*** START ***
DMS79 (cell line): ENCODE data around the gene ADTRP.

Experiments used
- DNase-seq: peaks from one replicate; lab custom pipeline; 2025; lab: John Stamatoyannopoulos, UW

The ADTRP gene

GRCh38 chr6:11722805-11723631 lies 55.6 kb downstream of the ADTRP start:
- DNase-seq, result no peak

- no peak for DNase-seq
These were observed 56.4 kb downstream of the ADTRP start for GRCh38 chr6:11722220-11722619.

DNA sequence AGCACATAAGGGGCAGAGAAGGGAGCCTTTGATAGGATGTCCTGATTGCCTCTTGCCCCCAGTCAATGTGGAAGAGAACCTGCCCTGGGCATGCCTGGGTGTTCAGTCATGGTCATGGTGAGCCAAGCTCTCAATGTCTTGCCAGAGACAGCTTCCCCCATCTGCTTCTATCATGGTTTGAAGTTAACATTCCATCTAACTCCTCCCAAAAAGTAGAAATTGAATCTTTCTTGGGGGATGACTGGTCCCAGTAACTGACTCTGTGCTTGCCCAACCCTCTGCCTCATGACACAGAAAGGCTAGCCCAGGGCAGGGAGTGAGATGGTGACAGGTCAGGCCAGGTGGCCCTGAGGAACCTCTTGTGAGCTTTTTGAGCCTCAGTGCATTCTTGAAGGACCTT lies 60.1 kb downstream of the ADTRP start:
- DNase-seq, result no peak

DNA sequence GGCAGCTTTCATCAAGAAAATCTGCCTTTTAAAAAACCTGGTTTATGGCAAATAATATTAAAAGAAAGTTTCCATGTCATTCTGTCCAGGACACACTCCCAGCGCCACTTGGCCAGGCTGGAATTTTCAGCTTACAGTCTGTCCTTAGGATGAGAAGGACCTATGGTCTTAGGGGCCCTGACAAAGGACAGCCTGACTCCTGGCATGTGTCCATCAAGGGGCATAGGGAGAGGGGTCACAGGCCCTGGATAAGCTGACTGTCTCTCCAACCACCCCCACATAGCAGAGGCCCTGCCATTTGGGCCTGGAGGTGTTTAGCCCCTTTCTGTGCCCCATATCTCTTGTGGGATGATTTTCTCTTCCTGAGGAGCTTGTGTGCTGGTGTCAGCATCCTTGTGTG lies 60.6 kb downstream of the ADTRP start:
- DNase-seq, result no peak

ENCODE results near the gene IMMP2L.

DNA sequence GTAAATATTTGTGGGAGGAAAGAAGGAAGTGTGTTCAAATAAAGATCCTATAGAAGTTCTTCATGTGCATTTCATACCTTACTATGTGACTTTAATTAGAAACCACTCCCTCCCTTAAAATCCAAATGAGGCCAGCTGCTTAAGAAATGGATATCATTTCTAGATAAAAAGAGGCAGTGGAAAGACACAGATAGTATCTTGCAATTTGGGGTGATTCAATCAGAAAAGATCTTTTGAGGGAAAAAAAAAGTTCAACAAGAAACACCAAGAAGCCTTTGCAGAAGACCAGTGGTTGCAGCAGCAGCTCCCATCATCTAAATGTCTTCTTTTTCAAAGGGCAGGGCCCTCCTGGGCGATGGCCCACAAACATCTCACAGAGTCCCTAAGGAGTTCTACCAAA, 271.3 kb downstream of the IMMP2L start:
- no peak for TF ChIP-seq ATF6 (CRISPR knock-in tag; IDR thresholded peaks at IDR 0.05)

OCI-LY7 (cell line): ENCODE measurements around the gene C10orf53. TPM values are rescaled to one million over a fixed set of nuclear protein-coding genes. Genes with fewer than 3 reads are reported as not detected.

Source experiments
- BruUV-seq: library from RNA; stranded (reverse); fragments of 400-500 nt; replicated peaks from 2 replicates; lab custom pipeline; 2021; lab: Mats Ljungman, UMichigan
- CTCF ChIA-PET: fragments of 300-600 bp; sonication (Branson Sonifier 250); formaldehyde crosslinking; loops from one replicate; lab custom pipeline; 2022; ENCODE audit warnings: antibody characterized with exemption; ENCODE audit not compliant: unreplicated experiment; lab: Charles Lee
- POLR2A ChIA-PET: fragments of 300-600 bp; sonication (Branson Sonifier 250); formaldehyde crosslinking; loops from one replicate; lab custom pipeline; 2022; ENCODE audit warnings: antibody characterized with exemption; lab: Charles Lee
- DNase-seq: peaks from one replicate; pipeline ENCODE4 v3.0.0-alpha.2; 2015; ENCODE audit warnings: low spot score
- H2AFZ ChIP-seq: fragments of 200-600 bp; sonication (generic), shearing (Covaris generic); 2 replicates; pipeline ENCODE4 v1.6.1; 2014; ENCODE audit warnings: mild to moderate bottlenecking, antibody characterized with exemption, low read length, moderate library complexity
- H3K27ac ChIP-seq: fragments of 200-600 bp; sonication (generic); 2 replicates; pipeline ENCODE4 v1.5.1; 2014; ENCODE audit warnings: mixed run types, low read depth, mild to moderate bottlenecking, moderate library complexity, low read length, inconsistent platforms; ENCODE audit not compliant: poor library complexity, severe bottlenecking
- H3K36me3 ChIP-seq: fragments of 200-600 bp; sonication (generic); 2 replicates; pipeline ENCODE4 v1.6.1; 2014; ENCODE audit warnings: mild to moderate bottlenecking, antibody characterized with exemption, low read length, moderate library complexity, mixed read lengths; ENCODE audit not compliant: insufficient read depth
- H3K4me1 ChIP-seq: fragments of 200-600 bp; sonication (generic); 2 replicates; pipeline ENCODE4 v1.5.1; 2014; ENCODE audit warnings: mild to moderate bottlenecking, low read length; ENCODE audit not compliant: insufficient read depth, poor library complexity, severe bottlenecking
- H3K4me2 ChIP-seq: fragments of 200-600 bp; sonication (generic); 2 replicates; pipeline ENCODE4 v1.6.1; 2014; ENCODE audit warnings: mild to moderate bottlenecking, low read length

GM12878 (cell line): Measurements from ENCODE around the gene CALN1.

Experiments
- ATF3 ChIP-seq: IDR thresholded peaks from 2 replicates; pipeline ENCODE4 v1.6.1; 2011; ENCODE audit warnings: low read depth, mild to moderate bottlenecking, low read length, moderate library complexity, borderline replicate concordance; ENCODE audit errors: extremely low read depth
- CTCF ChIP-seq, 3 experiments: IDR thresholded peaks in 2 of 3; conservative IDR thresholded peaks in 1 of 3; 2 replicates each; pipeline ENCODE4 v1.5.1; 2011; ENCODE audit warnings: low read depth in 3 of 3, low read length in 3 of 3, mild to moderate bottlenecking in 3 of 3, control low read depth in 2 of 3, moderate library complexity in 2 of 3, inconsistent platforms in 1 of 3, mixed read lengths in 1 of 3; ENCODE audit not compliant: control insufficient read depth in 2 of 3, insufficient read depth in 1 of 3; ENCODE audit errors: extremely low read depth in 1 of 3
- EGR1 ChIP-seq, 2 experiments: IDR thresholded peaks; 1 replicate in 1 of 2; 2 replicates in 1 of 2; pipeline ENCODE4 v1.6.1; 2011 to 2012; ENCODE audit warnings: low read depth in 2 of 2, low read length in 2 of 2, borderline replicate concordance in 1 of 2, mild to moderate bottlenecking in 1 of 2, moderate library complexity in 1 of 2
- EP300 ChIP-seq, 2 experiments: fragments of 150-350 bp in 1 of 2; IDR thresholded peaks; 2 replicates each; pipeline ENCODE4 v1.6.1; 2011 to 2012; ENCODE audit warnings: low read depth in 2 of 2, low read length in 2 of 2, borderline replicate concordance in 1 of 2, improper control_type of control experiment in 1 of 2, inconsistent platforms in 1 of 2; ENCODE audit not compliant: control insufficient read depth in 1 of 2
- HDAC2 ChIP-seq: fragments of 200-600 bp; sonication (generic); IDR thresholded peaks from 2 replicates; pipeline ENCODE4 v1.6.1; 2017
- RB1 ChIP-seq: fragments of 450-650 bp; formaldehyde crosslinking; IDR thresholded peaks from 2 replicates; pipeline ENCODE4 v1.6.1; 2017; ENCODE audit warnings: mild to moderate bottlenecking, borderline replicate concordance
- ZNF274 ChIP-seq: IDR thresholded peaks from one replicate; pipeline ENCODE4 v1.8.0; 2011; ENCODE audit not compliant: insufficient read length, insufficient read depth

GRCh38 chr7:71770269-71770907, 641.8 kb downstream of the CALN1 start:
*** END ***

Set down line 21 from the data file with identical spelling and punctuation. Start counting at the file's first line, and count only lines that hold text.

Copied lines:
- DNase-seq: peaks from one replicate; pipeline ENCODE4 v3.0.0-alpha.2; 2015; ENCODE audit warnings: low spot score